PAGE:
The new images here will be shown at the Ashcroft Annual Art Show and Sale held in the Anglican Church Hall from the opening on April 25 at 6pm until Tuesday April 29 at 5 pm. Unfortunately, I will not be able to attend due to my proposed trip to the UK which begins on April 25.
Last night after several recent nocturnal visits we captured in the live trap another female packrat (no smell, no smelly urine). If one were to have any intruder arriving via the cat door as this one did, one couldn't have asked for a more polite one. The only evidence other than the banging of occasional bits of kitchen ware dropping on the floor should one awake, was, for a few days, some discreet fecal pellets and then yesterday, a pile of philodendron leaves left on the sofa. Wish I had aphoto of her!
The other day I took a beautiful big, female packrat down to the feedlot at the foot of our road. the feedlot is 6 kilometers from the house. Her coat was very thick and light coloured, perhaps like a chincilla's, and she must have been female as there was no smell. The males give off an obnoxious odour. I had been setting the live trap lately because we could hear rustlings coming from above the ceiling for some time. Obviously, she had been gathering leaves, etc. for winter.
Packrats (bushrats) can be a horrible nuisance. They can almost destroy your home if they get in while you are away. Urine and feces will be everywhere. Books, clothingand furniture all gets chewed. The smell is horrendous. This happened to me when I was, for a time, working in Abbotsford.
At the same time, these little animals can be fascinating. I was sitting by the fire one afternoon long ago when I lived in the nearby cabin and a very sleepy looking packrat trundled over to small table near my washtub/sink, climbed up the table leg and sat there drinking for quite some time from my half filled wash basin. This packrat had toppled a jar of peanut oil during the night and obviously was needing some hydration. The dog continued to sleep by my feet and the whole incident must have lasted 5 or 6 minutes.
My preparation time in the morning before painting is with my sketchbook, watercolour crayons (no water), or oil pastels, coffee and the CBC radio and in cold weather there is a fire. Sometime my vision for my proposed painting is difficult to find but with my sketchbook there is always ease. I like ease!
Subjects tend to be people or animals for some reason. My attempts at abstact art can sometimes feel a tifle odd. Perhaps when I am a more mature artist I will achieve the elegance that I see in the work of others. Sketching, however, gives me the freedom to play with astraction anyway and I do find it fun.
Recently an artist friend remarkd on the smiles of my portrait subjects. "How could a sitter force a smile for so long?" was her queston. I asked her how often could I find sitters to sit long enough and often enough for a painting, as long as I live here in this isolated setting.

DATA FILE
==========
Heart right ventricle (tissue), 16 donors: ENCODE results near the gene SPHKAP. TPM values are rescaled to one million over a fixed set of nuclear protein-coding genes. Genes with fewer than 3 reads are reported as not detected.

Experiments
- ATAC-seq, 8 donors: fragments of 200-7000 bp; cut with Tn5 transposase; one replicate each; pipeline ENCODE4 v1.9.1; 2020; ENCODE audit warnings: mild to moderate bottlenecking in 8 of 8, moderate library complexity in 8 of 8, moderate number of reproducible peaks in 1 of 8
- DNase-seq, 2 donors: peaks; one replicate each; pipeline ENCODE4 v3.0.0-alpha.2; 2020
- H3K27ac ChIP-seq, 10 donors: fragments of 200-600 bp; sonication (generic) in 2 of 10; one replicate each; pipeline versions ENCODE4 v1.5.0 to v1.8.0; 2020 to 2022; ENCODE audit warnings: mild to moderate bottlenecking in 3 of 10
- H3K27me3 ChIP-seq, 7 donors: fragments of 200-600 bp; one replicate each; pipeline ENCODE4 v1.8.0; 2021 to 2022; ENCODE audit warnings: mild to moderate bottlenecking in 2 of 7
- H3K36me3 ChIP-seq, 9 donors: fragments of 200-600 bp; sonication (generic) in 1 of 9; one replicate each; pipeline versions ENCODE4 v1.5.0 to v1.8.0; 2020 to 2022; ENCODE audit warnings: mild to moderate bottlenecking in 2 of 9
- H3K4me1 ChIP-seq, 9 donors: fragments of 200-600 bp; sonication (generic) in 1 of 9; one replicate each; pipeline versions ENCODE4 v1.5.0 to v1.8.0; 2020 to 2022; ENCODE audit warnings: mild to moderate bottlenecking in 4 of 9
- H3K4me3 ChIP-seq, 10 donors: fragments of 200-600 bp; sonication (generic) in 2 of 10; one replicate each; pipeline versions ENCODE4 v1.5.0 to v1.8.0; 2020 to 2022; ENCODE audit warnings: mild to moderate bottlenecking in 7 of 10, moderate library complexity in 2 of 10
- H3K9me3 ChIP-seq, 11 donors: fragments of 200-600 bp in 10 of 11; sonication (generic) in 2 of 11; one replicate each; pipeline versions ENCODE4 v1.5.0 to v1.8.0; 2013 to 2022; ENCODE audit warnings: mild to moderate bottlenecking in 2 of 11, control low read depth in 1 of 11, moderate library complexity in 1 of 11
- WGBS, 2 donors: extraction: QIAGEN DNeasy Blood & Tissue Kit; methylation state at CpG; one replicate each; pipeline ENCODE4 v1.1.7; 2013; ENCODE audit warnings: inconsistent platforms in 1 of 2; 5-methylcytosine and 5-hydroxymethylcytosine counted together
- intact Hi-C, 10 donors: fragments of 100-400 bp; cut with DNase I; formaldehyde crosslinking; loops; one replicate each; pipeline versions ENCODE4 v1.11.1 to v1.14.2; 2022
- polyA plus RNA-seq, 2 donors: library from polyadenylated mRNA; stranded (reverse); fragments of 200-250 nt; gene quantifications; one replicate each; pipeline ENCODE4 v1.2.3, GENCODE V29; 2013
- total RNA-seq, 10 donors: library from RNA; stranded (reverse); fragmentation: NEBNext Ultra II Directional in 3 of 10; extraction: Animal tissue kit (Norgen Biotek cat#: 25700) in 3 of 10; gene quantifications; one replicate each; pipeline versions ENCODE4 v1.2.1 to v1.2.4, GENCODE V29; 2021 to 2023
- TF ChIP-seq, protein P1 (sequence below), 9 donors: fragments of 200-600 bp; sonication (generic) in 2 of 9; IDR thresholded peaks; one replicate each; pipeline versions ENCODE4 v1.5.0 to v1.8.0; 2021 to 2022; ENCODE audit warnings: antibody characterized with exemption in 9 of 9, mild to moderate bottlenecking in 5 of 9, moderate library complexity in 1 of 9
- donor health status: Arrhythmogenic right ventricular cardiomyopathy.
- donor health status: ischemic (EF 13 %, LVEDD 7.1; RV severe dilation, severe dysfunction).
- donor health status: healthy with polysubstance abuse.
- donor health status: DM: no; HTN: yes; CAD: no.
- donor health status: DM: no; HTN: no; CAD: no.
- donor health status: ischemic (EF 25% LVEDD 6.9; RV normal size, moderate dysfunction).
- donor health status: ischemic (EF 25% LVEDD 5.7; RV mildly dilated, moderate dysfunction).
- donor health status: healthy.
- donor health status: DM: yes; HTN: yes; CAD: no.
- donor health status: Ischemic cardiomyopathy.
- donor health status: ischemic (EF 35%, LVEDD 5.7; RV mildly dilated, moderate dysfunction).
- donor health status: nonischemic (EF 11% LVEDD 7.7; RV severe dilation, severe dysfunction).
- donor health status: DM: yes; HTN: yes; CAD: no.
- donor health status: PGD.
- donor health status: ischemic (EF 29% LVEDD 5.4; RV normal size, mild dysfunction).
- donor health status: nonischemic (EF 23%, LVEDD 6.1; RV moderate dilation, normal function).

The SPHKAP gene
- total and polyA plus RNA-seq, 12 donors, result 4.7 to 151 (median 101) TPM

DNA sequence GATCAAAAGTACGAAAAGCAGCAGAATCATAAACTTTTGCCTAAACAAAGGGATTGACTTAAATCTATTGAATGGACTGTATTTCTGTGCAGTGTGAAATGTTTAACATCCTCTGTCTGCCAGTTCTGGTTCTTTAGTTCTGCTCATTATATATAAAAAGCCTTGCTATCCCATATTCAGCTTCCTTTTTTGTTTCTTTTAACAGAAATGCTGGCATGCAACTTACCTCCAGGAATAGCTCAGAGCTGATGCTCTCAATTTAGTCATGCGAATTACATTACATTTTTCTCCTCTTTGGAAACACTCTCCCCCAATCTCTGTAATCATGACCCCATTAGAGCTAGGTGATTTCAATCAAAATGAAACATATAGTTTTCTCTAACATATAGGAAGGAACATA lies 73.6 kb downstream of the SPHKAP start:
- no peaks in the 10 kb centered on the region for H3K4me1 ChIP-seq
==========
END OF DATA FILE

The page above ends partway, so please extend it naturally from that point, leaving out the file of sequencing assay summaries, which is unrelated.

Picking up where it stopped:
I like to take a number of photos of a person and arrange as I see fit. A smile is a way of expessing something important about a person that a more serious pose cannot. Some people have spectacular smiles as well as spectacular warmth.
We lost nearly the last of the apples last night and Bazza and I chased off a fat, shiny black bear at the top of our hike this morning. He (probably) took off up the steep slope above us and would stop, turn and look at us every little while. Bazza was a very good dog and stayed close but gave a warnng bark when they met. There have been so many apples this year that I am starting to feel happy about sharing. This is fill-up time for the bears and I expect that this is a good year for them.
Another thought: When not painting, I like to fill sketch books with anything that comes into my head. Sometimes I'm inspired by what may be on the CBC at the time. Bless the CBC! It is a much needed resource when one lives away from towns.
Instead of visiting Glastonbury, as I had expected, I have just spent a week at the Earth-Spirit Centre at Compton Dundon, Somerton, Somerset. The course I took was: Healing the Family and Ancestors, and was led by the extraordinary Jill Purse....highly recommended!
Following all this I managed a visit the Portsmouth Dockyard and visited the Victory and the Mary Rose. The Mary Rose's dark setting made me slightly claustrophobic but after having read the Napoleonic novels of Patrick O'Brien and Bernard Cornwell, the visit to the Victory was quite thrill.
Old Cabin, Studio, Carol's Llamas, Doing his Nails, The Bunkhouse
10" x 12", 10" x 12", 20" x 16", 20" x 20", 9" x 12"
acrylic, acrylic, acrylic, oil, acrylic
I'm having trouble adjusting the lay-out.
On April 19, the Ashcroft Art Club held it's five day Annual Art Show and Sale at St Alban's Anglican Church Hall, 501 Brink St. in Ashcroft, B.C.
Good attendance, good paintings, sculptures, photographs and sales!
Here I am with two of my portraits of Deidre. I don't know about the white blurr in Deidre 1. I didn't put it there.
I spent the summer of 1964 painting... in the Aveyron, in France, and in Ibiza, Spain. Here are some of the paintings done then: a self portrait, my friend Heather, the beginnings of political interest in, "Woman", done at Black Death House in the Aveyron and "the Builder", done in Ibiza. At that time, I was quite sure that I wanted to be a painter.
a r t.
However, a whole new set of circumstances happened and I returned to Canada, got married, became a mother and eventually even became a physical therapist again. Painting waited until retirement, for the most part, and now it is my challenge and my joy.